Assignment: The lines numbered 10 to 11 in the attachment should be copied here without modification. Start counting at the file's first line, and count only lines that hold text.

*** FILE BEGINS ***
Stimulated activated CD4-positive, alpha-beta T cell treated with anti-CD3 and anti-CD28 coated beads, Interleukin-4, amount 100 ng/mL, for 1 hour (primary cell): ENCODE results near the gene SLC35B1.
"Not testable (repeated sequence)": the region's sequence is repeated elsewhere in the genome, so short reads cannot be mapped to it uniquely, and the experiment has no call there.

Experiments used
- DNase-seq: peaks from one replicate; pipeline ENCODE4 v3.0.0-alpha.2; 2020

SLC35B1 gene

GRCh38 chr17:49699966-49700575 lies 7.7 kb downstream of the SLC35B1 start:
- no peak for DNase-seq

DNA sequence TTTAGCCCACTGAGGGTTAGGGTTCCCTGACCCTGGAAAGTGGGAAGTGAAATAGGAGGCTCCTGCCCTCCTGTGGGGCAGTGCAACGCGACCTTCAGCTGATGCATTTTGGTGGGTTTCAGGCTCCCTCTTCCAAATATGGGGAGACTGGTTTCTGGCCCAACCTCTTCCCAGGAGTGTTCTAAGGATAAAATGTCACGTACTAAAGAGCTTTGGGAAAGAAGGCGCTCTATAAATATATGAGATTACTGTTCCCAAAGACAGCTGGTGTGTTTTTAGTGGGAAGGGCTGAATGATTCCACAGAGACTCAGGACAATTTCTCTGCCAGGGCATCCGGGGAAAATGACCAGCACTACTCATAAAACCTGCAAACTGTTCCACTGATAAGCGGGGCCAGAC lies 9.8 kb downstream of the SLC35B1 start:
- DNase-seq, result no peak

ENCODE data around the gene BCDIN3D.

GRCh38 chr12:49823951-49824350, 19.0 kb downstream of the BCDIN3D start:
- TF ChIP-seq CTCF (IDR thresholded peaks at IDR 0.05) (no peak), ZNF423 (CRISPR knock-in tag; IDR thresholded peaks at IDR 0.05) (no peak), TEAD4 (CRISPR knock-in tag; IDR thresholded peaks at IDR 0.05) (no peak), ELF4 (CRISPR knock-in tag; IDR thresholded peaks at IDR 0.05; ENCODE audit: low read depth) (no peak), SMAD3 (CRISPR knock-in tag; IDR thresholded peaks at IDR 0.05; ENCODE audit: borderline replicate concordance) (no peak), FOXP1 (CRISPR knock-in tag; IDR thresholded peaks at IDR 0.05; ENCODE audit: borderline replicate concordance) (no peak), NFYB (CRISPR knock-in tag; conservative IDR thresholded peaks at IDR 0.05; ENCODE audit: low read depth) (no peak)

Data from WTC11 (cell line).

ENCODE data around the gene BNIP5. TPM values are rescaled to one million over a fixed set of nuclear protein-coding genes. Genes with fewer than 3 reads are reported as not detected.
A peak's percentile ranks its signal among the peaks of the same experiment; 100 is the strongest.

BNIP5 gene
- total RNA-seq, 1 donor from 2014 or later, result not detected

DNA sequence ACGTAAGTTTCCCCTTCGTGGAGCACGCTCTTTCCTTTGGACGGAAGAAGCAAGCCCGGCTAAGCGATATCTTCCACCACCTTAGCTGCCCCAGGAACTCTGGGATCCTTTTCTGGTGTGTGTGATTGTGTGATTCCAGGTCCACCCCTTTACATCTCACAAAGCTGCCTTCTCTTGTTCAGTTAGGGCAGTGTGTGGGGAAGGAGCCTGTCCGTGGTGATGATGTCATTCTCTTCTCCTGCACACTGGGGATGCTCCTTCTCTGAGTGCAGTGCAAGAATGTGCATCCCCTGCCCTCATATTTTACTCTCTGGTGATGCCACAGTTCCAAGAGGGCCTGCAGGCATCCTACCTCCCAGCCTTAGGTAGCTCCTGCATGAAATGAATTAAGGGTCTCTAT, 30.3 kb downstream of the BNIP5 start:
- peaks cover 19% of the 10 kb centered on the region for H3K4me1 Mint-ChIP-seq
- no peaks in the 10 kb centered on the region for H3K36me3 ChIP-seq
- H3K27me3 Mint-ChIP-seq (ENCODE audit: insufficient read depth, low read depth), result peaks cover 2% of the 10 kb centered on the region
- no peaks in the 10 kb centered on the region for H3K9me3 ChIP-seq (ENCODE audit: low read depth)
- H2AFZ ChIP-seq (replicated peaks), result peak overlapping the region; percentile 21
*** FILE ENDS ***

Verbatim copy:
ENCODE data around the gene BCDIN3D.

GRCh38 chr12:49823951-49824350, 19.0 kb downstream of the BCDIN3D start: